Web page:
The museum’s collection may completely draw you in, but it’s wise to leave some time for whatever temporary art exhibition is also on hand; a recent one featured colorful works from painter Alekos Fassianos’s French period. The duality of this institution (which by the way has a great little gift shop) speaks to the twin pillars of the Hydriot personality today: a sense of history and an embrace of contemporary cultural currents.

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On the opposite side of the harbor, the School of Fine Arts finds its home in the tall, three-story Tombazis Mansion. Now owned by the University of Athens, the mansion belonged to Iakovos Tombazis, an admiral of the Hydriot fleet and figure in the Revolution of 1821. Hydra has about thirty mansions from the 18th century and about 300 former sea captain’s homes. Another notable one is the Tsamadou Mansion, close to IAMY and which now houses the Greek Maritime Academy.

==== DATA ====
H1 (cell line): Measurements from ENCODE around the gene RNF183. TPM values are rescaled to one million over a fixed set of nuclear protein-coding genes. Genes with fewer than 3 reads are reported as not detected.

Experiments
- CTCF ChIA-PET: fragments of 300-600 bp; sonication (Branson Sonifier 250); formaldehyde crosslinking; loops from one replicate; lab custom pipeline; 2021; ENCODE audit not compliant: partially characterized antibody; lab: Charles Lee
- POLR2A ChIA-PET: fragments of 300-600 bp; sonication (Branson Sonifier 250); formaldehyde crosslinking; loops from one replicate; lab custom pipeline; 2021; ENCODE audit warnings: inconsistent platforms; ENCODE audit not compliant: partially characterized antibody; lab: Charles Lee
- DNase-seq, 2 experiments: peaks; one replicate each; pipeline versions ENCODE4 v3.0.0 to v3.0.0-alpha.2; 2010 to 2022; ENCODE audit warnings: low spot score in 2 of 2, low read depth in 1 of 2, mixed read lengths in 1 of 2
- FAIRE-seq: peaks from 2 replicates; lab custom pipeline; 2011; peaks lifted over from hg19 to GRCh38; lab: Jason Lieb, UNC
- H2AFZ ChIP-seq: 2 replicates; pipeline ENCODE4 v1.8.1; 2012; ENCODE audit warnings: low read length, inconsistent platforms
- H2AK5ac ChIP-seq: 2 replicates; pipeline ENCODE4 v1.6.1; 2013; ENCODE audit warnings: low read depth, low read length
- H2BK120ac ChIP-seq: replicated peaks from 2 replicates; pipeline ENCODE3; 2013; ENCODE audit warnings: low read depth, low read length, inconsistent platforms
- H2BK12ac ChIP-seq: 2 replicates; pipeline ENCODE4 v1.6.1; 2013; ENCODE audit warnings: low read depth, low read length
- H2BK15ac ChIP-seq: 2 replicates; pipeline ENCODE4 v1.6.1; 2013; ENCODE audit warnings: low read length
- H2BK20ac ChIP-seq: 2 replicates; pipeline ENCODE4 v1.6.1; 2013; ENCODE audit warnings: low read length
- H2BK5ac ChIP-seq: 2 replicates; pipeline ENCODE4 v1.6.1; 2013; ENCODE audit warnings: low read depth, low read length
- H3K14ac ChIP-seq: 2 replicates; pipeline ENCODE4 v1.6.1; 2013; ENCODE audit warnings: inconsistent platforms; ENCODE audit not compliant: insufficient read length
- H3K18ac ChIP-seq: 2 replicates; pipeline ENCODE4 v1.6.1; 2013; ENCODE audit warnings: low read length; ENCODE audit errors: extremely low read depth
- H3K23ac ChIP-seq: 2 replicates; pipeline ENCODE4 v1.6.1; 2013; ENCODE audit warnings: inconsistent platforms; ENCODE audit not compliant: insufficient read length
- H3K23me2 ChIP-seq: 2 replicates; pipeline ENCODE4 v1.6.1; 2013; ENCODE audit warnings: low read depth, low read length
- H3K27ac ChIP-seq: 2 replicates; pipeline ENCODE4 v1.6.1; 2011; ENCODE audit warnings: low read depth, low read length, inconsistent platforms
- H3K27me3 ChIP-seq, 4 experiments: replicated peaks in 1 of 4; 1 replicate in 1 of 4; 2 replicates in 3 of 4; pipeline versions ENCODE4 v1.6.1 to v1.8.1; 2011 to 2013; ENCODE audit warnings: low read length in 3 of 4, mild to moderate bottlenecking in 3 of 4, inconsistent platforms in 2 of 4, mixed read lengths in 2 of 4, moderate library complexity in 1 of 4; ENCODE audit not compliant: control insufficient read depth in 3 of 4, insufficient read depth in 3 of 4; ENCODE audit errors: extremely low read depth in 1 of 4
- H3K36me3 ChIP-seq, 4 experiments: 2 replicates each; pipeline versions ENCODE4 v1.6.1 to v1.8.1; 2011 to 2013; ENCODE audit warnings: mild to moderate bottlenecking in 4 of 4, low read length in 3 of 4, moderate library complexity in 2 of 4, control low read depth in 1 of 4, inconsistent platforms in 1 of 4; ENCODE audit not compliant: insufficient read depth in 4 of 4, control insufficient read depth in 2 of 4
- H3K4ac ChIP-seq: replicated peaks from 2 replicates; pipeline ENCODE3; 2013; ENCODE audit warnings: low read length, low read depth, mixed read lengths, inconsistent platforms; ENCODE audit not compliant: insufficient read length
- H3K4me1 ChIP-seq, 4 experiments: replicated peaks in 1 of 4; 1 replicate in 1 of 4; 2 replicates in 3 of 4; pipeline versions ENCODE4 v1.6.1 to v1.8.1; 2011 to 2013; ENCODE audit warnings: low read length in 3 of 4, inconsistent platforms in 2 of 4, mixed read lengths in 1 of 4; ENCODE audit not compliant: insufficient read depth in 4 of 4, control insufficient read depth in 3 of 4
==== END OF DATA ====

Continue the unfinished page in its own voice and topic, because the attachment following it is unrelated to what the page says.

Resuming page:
I didn’t see the house where legendary Hydriot naval captain Antonis Oikonomou lived, but I can’t say I didn’t feel his presence. Oikonomou prodded Hydra to join the rebellion against Ottoman rule in 1821 at a moment when that wasn’t a universally popular position to stake out, and it cost him his life. Of course Hydra ended up playing a vital role in the war thanks to its 150 ships that tussled with Turkish ones, but suffice to say that in between the tourist cafés and winding lanes of Hydra’s town, there are still a few ghosts.